Is networking a big part of your job or business?
Have you participated in or considered starting a discussion group?
The good news is LinkedIn, Facebook and Google+ all offer options.
In this post, we’re going to look at how social media groups work for businesses and how you can benefit from them as both an owner and a participant.
#1: Google+ Communities
Let’s start with the newest kid on the block for social media groups: Google+ communities. When Google+ launched communities in December 2012, they grew at lightning speed. You can now find thousands of communities that cover every topic.
Benefits as a Member
One of the nice parts about Google+ communities is that you can participate in them using your personal profile or your business page—an option you won’t find on any other social network. This means that you can build your business’s authority on a particular topic within communities.
Suffice it to say, you’re not alone.
There are more than a million apps available and according to Sunil Gupta,”Users spend on average, 82% of their mobile minutes with apps and just 18% with web browsers.”
In this article, you’ll find apps to consider using to help you with your business and social activities.
Due to the enormous number of apps to choose from, I focused on apps that are convenient and provide social value.
Note: For consistency, all screenshots were taken from iTunes app store. I also looked for apps available on both iPhone and Android—and if not identical products on both platforms, another one with similar functionality would be available (see #3 for example).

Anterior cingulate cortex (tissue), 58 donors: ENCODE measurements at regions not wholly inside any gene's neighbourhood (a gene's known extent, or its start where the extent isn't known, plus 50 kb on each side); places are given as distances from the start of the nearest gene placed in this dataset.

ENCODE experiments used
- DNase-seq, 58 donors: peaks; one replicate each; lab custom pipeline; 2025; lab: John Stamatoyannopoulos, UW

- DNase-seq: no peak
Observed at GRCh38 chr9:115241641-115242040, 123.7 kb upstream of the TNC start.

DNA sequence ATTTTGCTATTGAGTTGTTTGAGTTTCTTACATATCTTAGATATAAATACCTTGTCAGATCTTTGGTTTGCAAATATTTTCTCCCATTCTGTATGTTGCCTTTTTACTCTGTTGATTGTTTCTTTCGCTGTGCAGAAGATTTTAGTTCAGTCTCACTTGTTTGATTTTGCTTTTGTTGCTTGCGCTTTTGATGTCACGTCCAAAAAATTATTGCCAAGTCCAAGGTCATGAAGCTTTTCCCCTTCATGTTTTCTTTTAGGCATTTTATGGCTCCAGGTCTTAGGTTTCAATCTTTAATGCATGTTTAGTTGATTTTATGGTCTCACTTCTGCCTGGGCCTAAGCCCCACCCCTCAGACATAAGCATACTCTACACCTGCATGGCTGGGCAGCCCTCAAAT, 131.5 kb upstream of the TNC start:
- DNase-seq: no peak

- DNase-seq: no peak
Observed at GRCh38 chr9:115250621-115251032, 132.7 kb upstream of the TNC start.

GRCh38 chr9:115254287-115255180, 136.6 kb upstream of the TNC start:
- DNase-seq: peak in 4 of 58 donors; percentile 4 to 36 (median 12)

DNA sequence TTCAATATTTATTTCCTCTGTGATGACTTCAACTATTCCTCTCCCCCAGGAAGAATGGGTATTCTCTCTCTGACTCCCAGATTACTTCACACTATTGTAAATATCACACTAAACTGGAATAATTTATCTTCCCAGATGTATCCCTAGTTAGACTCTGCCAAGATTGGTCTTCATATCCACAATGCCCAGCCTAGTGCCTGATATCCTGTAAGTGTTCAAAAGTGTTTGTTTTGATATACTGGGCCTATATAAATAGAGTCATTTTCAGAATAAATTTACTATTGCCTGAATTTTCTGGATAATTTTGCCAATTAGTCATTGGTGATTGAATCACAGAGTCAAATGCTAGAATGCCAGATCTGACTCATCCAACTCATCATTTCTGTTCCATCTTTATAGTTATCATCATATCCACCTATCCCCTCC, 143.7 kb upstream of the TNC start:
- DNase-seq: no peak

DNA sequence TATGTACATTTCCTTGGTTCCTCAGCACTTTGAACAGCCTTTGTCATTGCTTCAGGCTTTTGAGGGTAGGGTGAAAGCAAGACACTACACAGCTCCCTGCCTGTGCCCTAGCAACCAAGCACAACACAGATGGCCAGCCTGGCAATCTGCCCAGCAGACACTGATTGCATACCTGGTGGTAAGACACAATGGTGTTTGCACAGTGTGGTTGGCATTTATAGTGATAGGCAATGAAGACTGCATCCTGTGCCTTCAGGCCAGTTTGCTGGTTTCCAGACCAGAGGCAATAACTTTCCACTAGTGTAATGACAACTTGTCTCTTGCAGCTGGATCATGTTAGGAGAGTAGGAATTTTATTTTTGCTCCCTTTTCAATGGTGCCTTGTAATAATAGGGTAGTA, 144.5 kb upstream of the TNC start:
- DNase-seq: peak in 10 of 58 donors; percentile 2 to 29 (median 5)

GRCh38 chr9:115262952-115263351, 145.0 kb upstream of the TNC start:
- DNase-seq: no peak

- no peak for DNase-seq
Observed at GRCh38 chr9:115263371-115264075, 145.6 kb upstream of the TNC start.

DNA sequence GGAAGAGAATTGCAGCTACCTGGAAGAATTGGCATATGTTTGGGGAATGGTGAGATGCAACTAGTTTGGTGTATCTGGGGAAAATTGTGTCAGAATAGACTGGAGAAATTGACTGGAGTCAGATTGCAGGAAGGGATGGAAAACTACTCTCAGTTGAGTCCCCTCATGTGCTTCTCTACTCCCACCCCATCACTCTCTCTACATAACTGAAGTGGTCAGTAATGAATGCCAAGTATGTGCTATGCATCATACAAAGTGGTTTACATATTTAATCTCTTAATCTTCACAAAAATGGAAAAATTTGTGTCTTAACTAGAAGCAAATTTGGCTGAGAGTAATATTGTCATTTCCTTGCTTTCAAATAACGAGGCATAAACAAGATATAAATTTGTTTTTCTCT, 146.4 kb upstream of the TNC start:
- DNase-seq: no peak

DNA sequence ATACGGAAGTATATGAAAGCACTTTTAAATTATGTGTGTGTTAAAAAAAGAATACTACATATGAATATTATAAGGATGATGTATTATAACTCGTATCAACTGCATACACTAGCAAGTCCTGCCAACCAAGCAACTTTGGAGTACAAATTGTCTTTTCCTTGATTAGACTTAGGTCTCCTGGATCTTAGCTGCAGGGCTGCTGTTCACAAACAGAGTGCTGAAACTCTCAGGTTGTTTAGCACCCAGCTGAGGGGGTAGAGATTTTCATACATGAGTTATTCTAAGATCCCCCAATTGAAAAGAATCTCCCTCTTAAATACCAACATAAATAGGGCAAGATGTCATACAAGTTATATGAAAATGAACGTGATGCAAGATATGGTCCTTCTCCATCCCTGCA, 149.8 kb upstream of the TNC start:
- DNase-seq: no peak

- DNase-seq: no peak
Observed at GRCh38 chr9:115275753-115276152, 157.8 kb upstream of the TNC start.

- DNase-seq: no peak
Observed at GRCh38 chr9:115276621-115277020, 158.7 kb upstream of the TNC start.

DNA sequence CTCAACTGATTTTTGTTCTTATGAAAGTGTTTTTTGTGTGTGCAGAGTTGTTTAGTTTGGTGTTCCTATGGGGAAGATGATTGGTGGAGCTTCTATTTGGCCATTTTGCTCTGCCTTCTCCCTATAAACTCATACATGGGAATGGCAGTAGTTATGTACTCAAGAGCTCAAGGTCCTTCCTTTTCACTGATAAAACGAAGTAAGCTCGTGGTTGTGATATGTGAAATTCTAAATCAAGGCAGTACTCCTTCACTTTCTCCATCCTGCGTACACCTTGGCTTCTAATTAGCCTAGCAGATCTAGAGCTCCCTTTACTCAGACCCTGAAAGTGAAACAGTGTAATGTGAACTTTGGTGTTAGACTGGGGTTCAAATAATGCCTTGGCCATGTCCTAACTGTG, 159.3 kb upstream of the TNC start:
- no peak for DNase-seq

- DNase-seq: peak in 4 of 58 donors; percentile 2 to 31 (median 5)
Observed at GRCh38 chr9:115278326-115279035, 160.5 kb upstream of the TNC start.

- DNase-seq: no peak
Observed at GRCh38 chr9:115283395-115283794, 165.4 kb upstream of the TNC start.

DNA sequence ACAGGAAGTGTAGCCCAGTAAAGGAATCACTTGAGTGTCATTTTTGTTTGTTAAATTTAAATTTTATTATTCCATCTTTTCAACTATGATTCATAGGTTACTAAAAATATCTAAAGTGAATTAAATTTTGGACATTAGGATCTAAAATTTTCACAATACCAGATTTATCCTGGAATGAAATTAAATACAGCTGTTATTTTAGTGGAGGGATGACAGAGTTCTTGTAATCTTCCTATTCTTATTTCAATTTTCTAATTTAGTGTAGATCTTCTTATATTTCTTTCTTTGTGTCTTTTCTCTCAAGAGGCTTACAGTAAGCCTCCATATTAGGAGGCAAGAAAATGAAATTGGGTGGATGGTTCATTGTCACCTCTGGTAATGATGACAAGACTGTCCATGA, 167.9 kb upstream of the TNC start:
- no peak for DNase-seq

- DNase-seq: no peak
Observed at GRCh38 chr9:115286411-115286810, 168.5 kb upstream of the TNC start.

According to a Harvard Business Review blog post entitled, “Three New Networks for the Digital Age,” just having an online network isn’t enough.
In this post, I’ll explore steps you can take to turn those online contacts to offline business relationships. I’ll use the thought of heading to a large event or conference as the stake in the ground so you have a “when and where” for connecting with some of your online contacts.
Here are 8 things you can do to turn social media contacts into offline business relationships.
#1: Get Clear on Your Goals
Start out by using a tool like Evernote to capture some of your thoughts.
Capture what you’re currently working on, your current goals, the people you think can help you move your goals forward and what you’re currently looking to learn. (You may or may not actually have a name for your direction, but a title will do—think of creating a networking persona.)
If so, look no further.
In Nielsen and McKinsey’s Social Media Report, consumers were surveyed to discover how they use social networks.
Here are seven key findings from that report.
#1: More Time Invested in Mobile
The survey found that consumers are increasingly looking to their smartphones and tablets to access social media.
While the PC is still the most widely used device when it comes to social media consumption, the study found that time spent on mobile apps and mobile websites accounted for a 63% increase (compared to 2011) in total time spent.
Additionally, 43% of users said they use smartphones to access social media, while 16% connect using a tablet.
Are you looking for an easy way to identify and connect with industry thought leaders?
If so, keep reading for a simple system you can immediately deploy.
Why Focus on Influencers?